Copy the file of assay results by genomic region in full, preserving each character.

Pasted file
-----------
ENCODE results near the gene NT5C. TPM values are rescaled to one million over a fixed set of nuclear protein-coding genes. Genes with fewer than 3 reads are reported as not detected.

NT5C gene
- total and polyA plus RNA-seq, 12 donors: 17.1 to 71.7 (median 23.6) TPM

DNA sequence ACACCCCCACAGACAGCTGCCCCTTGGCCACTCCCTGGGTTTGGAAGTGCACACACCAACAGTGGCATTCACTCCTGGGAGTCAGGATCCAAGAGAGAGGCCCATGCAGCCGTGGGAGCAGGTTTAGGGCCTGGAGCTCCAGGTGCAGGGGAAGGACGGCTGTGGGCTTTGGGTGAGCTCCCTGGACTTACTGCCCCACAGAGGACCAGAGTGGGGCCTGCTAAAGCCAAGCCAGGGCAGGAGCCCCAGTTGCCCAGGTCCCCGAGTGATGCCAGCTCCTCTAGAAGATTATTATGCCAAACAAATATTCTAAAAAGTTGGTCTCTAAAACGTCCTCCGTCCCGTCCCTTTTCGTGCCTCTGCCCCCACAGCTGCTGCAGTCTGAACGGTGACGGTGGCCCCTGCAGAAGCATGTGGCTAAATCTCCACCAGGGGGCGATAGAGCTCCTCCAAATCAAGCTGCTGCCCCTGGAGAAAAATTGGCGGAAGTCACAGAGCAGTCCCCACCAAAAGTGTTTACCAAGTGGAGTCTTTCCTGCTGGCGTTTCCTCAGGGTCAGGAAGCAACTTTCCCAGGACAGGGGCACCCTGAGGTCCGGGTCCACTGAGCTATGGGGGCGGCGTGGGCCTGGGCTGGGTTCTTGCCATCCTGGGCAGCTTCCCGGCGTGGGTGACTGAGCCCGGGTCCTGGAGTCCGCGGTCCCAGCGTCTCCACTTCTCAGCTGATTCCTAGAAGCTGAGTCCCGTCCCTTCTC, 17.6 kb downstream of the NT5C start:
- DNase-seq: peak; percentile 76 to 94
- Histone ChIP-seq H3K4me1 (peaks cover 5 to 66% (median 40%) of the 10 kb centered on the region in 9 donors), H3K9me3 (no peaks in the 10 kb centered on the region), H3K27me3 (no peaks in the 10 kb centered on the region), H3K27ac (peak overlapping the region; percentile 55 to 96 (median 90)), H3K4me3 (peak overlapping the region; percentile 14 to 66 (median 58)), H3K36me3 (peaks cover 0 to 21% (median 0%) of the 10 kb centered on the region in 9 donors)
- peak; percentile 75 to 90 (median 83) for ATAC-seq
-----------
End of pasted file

ENCODE results near the gene NT5C. TPM values are rescaled to one million over a fixed set of nuclear protein-coding genes. Genes with fewer than 3 reads are reported as not detected.

NT5C gene
- total and polyA plus RNA-seq, 12 donors: 17.1 to 71.7 (median 23.6) TPM

DNA sequence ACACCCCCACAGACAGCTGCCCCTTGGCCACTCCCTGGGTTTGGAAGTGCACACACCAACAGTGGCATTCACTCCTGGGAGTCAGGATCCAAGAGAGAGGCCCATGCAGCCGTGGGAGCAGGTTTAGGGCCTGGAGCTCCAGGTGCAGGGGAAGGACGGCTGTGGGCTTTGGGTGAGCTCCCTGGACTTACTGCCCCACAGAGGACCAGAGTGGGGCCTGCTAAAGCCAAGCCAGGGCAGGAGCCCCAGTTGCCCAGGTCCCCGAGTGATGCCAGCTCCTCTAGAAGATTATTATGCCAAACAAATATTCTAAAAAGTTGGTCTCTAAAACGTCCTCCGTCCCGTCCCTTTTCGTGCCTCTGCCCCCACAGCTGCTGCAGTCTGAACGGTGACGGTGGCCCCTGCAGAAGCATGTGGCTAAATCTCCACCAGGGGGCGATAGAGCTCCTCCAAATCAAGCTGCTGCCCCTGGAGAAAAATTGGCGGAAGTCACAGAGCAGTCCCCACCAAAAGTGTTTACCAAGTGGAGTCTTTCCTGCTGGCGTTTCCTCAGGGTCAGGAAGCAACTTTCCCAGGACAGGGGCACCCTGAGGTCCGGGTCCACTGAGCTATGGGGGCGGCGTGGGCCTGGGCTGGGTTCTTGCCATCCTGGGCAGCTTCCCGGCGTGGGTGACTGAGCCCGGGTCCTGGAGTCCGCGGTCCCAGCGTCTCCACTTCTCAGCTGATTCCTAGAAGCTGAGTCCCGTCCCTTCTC, 17.6 kb downstream of the NT5C start:
- DNase-seq: peak; percentile 76 to 94
- Histone ChIP-seq H3K4me1 (peaks cover 5 to 66% (median 40%) of the 10 kb centered on the region in 9 donors), H3K9me3 (no peaks in the 10 kb centered on the region), H3K27me3 (no peaks in the 10 kb centered on the region), H3K27ac (peak overlapping the region; percentile 55 to 96 (median 90)), H3K4me3 (peak overlapping the region; percentile 14 to 66 (median 58)), H3K36me3 (peaks cover 0 to 21% (median 0%) of the 10 kb centered on the region in 9 donors)
- peak; percentile 75 to 90 (median 83) for ATAC-seq